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Construction plan, cigarette tax remain on session agenda

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Written by
The Associated Press

 

BATON ROUGE — Lawmakers entered the final hours of their two-month regular session with most major issues wrapped up, except for a final decision on whether to renew a 4-cent cigarette tax.

Also outstanding before today’s 6 p.m. deadline was completion of a construction budget to finance projects for the upcoming fiscal year.

Deals appeared to have been struck by Wednesday about the construction budget and the cigarette tax, with the House and Senate agreeing behind the scenes to how the bills would be handled and guided to final passage.

The other major conflicts have been resolved. The largest item that needed completion — the state’s $25 billion annual operating budget — was wrapped up earlier this week, removing any worries that lawmakers can’t finish their work by the deadline.

“We’re in great shape,” said House Speaker Jim Tucker, R-Terrytown.

House leaders say they will go along with Senate changes to the multiyear, multibillion-dollar construction budget, called capital outlay.

Rep. Hunter Greene, chairman of the House Ways and Means Committee, said he was simply waiting to see the outcome of other bills before he agreed to final passage of the measure that bears his name. Greene said though the Senate added more projects in the budget bill than the state has money to spend, he won’t object to the more than $10 million in add-ons.

“From a policy standpoint, I’m not thrilled to death that it’s over-appropriated,” said Greene, R-Baton Rouge. “But it’s not a huge amount.”

Meanwhile, the Jindal administration and Sen. John Alario signaled they will allow the 4-cent per pack tax renewal to remain intact on a separate bill despite Gov. Bobby Jindal’s opposition.

The tax renewal, previously vetoed by the governor, was tacked into an Alario bill sought by the administration to dedicate an annual stream of tobacco settlement money to the state’s free college tuition program called TOPS.

Alario, R-Westwego, sent the proposal to a legislative compromise committee, but he suggested he won’t seek to strip the cigarette tax renewal from the TOPS bill. If it emerges, both the House and Senate will need to agree and then it will go to voters for final approval, bypassing Jindal’s desk.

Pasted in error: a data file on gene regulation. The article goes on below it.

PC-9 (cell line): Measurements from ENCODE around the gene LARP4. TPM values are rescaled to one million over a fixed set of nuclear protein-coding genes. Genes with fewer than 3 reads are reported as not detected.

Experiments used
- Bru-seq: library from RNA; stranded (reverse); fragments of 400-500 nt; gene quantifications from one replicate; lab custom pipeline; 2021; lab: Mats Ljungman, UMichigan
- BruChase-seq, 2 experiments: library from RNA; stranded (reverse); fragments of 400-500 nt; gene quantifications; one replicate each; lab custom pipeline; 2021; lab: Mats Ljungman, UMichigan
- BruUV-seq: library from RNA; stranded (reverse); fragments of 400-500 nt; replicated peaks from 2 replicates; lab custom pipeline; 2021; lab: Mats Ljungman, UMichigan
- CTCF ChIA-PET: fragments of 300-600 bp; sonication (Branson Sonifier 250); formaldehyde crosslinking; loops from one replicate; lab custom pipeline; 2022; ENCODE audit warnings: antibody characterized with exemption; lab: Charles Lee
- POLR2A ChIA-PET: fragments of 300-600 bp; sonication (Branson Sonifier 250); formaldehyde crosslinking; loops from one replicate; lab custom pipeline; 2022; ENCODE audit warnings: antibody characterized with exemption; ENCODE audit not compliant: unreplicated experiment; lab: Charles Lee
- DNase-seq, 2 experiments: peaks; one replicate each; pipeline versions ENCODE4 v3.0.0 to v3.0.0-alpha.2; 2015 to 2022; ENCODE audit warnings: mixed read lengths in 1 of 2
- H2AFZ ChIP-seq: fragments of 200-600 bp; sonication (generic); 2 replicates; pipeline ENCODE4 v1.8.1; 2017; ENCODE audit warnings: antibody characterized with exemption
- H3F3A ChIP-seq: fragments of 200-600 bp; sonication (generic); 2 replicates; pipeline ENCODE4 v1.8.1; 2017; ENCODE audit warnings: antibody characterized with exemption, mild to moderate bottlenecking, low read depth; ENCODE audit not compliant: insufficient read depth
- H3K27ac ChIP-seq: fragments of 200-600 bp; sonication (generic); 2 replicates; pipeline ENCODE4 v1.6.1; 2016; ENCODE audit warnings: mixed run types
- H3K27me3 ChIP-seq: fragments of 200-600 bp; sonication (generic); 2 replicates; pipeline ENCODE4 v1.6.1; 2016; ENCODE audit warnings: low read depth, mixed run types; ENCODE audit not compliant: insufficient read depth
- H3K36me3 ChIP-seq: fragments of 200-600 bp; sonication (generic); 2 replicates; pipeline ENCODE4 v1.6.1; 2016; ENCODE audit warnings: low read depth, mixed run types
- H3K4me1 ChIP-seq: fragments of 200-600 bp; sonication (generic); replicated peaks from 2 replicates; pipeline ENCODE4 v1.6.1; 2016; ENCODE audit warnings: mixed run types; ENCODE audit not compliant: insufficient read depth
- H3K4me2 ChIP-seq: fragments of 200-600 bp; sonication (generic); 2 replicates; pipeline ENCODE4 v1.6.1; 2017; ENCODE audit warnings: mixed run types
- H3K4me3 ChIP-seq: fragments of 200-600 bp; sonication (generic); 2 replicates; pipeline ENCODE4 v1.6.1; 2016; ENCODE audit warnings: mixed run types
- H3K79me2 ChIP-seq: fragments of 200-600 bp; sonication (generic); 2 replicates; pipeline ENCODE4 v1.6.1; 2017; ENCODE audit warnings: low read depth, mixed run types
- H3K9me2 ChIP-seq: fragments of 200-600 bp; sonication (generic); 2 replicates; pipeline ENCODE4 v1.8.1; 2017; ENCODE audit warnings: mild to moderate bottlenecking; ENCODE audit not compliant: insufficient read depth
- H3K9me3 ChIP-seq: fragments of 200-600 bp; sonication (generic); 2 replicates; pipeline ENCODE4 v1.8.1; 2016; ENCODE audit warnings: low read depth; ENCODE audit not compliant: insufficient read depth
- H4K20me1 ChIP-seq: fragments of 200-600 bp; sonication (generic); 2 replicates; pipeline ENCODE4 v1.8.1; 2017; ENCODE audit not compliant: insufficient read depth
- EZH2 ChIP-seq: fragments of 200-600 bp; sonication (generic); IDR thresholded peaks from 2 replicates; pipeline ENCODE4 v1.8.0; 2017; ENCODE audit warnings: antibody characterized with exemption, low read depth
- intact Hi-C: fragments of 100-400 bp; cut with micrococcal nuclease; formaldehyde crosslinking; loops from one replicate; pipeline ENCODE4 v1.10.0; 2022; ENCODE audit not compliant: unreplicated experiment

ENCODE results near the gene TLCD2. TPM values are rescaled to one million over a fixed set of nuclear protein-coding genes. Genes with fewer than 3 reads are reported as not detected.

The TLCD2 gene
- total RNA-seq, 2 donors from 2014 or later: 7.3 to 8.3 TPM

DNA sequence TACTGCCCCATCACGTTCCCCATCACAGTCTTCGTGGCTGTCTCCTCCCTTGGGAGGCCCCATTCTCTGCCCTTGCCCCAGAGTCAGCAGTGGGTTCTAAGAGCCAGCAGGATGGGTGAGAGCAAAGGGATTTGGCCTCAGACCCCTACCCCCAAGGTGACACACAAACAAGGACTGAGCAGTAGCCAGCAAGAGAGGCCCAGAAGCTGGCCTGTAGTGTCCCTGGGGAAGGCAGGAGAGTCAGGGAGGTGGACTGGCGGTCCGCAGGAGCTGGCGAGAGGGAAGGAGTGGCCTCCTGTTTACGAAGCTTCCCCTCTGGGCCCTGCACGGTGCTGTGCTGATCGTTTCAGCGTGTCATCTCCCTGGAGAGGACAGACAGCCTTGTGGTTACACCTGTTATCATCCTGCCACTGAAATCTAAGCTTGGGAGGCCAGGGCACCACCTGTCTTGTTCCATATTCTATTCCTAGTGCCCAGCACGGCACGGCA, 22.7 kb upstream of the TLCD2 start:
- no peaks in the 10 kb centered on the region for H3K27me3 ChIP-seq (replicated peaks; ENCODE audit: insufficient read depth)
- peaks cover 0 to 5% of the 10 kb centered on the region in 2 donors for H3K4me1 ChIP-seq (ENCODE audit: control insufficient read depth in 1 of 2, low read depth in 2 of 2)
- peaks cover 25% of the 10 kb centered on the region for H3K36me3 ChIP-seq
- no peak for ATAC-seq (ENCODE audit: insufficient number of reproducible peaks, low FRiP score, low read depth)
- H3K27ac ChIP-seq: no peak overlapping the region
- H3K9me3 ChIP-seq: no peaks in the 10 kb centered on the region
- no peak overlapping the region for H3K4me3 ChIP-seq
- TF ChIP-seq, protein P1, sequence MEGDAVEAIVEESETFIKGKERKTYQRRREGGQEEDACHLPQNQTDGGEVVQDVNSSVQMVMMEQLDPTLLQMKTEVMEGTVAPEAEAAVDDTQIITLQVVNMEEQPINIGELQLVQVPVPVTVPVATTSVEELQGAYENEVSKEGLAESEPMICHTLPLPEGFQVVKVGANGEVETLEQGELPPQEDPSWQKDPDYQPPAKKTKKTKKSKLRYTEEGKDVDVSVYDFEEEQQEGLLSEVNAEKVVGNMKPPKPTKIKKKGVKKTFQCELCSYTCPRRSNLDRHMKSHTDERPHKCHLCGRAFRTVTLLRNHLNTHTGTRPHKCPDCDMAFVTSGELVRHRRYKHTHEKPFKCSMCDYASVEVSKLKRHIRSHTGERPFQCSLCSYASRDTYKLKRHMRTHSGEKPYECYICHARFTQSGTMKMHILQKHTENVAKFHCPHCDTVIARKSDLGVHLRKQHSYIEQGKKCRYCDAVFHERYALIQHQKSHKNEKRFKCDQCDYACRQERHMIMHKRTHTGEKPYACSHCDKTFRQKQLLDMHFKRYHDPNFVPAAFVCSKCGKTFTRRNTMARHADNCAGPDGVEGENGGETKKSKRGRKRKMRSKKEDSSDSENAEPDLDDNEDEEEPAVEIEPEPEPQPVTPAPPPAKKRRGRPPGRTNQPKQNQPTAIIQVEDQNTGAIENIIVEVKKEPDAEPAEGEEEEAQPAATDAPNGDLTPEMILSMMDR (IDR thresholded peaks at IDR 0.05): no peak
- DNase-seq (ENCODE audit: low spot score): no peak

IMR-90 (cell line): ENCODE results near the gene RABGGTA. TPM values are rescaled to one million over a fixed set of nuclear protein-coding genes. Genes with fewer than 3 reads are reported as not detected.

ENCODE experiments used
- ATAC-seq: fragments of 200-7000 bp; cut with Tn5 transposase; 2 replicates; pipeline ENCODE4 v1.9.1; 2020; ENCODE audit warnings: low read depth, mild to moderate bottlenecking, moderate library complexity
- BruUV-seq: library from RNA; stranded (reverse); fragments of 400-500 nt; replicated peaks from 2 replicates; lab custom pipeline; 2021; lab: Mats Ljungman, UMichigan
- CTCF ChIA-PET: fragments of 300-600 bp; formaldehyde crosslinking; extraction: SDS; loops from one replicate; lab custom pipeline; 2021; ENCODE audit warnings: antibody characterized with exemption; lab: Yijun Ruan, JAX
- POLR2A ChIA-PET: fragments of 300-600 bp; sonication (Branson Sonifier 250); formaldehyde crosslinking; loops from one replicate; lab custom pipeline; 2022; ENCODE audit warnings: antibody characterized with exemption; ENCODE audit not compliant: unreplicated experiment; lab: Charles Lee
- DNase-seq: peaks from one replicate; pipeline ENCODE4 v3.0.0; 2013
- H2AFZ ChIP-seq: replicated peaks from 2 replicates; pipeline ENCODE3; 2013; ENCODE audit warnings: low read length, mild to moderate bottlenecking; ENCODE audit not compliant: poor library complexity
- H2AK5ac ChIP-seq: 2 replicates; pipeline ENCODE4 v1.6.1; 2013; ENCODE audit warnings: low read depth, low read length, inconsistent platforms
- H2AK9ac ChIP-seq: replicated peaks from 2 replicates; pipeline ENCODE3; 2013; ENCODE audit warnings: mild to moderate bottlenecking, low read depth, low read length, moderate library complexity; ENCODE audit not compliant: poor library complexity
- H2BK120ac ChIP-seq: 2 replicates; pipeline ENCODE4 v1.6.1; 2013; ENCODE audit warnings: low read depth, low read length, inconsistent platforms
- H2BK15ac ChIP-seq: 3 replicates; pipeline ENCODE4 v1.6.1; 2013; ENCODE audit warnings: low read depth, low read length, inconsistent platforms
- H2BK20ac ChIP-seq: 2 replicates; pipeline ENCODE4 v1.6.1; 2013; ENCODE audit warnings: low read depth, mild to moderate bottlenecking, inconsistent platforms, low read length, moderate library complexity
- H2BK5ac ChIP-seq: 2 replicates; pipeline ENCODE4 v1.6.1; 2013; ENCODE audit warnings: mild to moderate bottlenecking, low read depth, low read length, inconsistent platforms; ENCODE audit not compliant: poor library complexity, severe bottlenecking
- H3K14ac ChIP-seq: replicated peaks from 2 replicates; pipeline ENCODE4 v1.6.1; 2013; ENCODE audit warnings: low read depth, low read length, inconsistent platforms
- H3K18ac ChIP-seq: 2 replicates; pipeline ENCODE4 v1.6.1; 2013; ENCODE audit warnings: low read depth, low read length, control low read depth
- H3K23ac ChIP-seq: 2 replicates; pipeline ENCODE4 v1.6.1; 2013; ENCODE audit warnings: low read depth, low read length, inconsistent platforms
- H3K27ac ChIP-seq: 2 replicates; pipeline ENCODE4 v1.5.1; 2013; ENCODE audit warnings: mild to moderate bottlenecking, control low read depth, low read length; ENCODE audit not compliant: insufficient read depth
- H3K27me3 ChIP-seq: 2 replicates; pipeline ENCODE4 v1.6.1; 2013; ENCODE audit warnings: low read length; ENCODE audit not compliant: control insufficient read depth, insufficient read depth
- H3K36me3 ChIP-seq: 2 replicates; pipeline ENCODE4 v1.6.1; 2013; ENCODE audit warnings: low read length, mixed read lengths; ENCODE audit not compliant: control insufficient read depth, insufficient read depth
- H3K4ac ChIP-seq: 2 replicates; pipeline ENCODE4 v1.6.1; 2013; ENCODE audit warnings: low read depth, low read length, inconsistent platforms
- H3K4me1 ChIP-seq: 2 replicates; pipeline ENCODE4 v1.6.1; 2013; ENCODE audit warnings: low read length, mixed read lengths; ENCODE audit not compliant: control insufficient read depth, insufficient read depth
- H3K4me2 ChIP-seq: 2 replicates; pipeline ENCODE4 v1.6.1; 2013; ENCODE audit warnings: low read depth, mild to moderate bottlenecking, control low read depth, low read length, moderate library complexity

The provision would renew the 4-cent tax, which is set to expire in June 2012 and generates $12 million annually. The battle over the cigarette tax has been one of the most contentious issues in the legislative session, which began in April. The renewal would keep the state tobacco tax at 36 cents per pack.

Also outstanding, the Senate planned to vote Thursday on whether it will confirm several Jindal administration appointees to cabinet agencies, university boards and other panels. Only one appointee has publicly run into trouble: Health and Hospitals Secretary Bruce Greenstein, who has received a mixed response from senators about his handling of a contract that his former employer is in line to receive. Still, his confirmation was sent Wednesday to the full Senate for a vote.

On Wednesday, the House and Senate gave final passage to a series of smaller tax breaks for businesses and residents. But the biggest tax break proposed this session — to repeal the state’s personal income tax — was killed this week with a series of procedural votes Tuesday and Wednesday by both chambers that didn’t allow the measure to be debated on the House floor in the final days of the session.

 

 

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Written by demon53

June 23, 2011 at 1:09 pm

Posted in Uncategorized

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